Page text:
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Erik

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I agree with almost everything you said, Erik, except this item. Perhaps in Europe what you're saying is true (due to people making an X or smiley, etc.), but I know I have used judges' initials many times to resolve issues with regards to difficult-to-read times or other issues. At the competitions I've delegated, it's almost always possible to determine the judge from the initials. There are admittedly exceptions, but they are rare, and the judges' signatures help a great deal at our competitions.

Don't get me wrong, I wish it did work so the signing would actually have somewhat of a useful function. To be honest I have seen delegates and even board members sign with smileys and stuff as well. I guess there is a lack of awareness on how 'important' the signing is. If initials are used they are not readable in most cases, at least in Europe and because of the bad signing it's really hard to find out who it was that is signing badly (talking about the judge here). It's a chicken-egg thing :)

Scrambler checker:
I don't really understand why this is proposed (and apparently supported by some) when it's not even clear how big this 'problem' is. Also: expecting even more competitors to help will not increase the level of fun during a competition, but push it more towards it being a day of work.

Having a scrambler checker is like having a judge-checker, or even a delegate checker, it's just going too far.
You guys talk about this as if you are discussing the optimization of a measurement device by doing constant plausibility checks. This is not some mathematical problem you are trying to solve. In reality we are still talking about a competition in solving plastic puzzles where people want to have some fun where everything is based on trust.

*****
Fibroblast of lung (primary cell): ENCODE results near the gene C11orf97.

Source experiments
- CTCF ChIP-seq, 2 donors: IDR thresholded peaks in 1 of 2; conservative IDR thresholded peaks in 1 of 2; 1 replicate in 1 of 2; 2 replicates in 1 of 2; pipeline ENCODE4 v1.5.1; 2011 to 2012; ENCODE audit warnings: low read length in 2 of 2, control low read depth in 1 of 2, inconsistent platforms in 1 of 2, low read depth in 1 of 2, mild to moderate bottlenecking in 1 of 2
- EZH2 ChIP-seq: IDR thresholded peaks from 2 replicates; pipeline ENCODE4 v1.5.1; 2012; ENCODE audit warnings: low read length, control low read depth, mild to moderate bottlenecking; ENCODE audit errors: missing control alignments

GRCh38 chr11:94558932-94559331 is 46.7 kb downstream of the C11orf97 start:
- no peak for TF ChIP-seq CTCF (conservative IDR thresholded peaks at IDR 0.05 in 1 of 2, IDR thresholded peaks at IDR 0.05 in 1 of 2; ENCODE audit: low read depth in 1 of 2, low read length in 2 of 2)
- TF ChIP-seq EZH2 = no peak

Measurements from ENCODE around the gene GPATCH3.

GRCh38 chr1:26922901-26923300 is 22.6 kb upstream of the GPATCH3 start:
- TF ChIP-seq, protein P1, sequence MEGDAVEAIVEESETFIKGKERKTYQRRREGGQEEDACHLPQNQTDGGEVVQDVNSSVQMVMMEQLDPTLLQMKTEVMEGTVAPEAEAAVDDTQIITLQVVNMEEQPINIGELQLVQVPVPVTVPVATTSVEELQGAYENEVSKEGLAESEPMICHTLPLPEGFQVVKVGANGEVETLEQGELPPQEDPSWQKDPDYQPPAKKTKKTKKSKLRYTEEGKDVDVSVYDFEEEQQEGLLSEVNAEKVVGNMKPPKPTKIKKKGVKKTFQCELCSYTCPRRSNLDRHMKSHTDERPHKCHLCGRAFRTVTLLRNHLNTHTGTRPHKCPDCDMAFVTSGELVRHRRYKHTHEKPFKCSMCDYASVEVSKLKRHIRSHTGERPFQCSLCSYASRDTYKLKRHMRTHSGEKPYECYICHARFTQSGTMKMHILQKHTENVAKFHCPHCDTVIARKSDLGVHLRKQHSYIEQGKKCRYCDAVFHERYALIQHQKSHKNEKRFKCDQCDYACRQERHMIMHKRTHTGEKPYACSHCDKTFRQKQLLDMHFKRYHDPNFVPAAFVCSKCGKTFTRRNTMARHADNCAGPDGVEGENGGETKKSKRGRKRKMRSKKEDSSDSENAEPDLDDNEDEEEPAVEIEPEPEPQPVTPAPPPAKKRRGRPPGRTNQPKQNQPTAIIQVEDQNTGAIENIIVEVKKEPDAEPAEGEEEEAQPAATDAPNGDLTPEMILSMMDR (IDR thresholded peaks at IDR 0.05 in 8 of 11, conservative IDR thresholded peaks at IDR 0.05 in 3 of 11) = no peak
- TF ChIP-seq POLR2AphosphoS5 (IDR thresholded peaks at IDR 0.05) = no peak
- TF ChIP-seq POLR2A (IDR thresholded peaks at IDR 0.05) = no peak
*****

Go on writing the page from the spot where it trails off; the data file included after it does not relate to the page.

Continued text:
Rubiks560

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Is signing really that bad in Europe? The signing system works near flawlessly here. It's pretty rare that we have someone signing so poorly that we can't read it.
Perhaps it just needs to be more clear how important the signing is?
 

~Adam~

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Most of the time there is more than 1 scrambler. Couldn't one check the scrambles for the other/s? It would take a little longer but you wouldn't need an extra person.
 

Stefan

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Ok. I still think it would much be better for competitor to be the one checking the corner stickers because:

If the judge/runner/someone else does the checking and the wrong scramble gets through anyway then we still have the same problem.
Now if we demand the competitor to check the stickers and the scramble is still found to be wrong afterwards, we can say that it was the competitors own fault to not notice that and DNF the solve fairly.

Do you see my point?

I see your point and I'm not saying competitor-checking is worthless, I did include it in the suggestion after all. I'd just find checking by runner/judge more important, and the hope is that the runner/judge checking the scramble would get rid of almost all mistakes so they don't play out in the first place. Also, some dishonest competitor could realize that he's getting the same scramble again and say "yes it's correct".